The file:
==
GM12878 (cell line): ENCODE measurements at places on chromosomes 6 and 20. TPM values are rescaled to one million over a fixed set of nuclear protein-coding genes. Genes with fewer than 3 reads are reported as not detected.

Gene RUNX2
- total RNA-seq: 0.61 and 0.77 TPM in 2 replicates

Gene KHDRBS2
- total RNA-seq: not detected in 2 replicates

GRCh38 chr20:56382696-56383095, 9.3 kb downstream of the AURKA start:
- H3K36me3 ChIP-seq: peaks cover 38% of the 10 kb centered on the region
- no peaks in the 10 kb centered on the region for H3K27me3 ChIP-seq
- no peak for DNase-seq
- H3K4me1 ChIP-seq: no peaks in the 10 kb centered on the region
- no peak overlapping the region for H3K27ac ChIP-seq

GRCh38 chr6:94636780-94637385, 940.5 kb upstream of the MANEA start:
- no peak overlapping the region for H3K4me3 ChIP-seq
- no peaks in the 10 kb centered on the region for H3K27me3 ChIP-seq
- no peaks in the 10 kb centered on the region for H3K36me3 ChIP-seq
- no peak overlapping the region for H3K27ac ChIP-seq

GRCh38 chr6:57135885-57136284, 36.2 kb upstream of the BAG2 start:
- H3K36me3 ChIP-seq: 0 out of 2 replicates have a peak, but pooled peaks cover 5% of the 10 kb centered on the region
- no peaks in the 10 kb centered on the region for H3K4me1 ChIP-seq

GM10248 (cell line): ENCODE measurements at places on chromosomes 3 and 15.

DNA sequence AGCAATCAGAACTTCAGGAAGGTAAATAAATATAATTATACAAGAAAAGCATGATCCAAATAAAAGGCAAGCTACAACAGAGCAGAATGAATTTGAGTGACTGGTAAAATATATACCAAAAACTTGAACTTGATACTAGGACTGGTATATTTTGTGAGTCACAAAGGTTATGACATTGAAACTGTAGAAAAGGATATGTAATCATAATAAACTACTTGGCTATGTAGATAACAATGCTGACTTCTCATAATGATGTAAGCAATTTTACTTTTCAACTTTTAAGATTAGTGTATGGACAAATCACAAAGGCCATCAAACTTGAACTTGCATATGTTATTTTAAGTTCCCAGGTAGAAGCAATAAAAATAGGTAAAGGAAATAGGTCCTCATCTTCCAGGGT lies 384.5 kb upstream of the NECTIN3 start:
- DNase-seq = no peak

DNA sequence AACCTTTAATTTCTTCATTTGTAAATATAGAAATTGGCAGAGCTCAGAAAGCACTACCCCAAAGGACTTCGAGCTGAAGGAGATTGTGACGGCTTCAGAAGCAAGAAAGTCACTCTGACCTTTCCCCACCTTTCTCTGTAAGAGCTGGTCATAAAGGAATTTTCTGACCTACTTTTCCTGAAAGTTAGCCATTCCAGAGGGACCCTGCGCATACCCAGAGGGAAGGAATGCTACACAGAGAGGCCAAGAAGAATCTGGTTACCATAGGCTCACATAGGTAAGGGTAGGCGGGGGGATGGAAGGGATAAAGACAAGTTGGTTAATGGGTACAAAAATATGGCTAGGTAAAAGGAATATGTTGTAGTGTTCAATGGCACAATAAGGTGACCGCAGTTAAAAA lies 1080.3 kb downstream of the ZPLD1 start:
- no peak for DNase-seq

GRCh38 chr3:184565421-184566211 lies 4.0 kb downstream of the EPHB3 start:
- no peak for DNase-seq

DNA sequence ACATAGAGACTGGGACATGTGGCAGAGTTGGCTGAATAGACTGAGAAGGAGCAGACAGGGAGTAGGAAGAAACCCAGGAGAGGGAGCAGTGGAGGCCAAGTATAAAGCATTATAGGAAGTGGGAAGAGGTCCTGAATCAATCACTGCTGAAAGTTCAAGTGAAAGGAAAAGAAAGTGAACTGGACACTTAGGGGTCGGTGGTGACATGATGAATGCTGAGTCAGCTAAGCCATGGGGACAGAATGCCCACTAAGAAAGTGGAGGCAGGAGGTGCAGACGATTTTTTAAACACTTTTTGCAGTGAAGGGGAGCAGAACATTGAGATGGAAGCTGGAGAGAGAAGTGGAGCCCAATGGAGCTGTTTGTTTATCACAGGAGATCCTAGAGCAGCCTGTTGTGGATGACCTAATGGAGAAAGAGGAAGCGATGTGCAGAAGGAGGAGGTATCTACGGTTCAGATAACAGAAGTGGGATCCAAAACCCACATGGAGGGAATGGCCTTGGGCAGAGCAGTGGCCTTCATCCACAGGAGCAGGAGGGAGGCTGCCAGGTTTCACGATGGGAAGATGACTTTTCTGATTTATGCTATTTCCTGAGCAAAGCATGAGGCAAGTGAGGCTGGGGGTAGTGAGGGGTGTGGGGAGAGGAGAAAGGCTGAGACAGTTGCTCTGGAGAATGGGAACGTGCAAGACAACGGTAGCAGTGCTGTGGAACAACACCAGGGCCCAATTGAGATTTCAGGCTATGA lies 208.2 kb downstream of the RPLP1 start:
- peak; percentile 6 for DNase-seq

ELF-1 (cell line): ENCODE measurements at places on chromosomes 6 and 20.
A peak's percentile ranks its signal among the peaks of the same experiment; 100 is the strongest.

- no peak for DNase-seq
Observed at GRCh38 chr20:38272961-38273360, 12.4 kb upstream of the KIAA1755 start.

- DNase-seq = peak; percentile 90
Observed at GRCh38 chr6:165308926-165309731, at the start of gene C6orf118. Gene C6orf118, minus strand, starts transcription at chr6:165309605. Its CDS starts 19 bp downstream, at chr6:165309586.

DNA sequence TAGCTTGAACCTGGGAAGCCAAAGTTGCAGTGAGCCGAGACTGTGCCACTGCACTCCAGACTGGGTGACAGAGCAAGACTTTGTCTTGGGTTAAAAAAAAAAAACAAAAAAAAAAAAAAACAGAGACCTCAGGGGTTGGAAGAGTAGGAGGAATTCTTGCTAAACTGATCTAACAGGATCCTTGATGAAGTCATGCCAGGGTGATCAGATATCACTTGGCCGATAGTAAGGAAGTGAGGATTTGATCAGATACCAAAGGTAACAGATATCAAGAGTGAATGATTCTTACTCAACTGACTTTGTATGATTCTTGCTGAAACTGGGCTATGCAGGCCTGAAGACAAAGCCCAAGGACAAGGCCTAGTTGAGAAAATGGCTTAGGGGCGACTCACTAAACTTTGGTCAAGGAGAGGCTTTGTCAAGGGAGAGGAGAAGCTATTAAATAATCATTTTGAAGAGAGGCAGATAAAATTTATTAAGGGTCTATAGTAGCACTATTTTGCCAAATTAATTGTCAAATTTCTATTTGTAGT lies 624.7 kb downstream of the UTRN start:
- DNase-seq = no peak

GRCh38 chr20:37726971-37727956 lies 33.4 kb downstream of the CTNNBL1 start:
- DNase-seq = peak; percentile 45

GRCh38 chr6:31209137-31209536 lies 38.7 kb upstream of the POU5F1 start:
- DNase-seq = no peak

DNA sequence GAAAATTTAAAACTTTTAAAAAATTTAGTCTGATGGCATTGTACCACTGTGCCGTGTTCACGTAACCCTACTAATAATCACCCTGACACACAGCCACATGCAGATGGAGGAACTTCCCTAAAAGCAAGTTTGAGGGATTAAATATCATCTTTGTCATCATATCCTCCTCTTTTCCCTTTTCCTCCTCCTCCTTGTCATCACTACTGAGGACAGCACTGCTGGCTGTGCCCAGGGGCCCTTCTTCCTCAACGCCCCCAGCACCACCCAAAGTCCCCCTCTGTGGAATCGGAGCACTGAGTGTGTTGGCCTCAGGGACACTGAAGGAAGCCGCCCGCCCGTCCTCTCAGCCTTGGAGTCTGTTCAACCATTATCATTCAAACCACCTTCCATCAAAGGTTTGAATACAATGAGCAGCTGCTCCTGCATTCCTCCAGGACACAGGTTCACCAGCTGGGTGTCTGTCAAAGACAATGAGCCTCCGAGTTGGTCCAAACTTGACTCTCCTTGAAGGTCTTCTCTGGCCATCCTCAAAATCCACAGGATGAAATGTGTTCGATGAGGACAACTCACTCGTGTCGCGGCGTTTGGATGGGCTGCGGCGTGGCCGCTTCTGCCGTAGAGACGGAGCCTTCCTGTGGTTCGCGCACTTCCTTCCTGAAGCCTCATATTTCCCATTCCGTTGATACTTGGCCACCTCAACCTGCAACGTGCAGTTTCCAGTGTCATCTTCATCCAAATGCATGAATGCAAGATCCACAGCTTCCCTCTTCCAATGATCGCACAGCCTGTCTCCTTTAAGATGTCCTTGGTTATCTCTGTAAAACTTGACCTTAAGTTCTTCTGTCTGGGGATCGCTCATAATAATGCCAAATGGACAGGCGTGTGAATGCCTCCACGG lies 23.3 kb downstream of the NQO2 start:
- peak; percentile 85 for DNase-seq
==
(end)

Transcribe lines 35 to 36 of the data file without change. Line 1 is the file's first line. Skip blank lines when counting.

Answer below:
DNA sequence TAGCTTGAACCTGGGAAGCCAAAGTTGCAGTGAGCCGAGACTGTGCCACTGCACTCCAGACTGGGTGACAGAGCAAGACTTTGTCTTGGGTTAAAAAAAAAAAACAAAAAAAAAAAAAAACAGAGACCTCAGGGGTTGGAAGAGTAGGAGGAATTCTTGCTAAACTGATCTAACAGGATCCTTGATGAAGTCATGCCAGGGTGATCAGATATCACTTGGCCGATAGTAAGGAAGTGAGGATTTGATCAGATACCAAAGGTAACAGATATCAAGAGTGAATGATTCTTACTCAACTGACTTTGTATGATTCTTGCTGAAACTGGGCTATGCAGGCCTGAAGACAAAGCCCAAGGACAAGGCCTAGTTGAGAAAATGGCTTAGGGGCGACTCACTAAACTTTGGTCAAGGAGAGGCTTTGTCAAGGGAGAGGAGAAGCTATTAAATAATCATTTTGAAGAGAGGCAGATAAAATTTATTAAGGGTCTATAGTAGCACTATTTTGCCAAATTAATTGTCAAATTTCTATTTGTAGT lies 624.7 kb downstream of the UTRN start:
- DNase-seq = no peak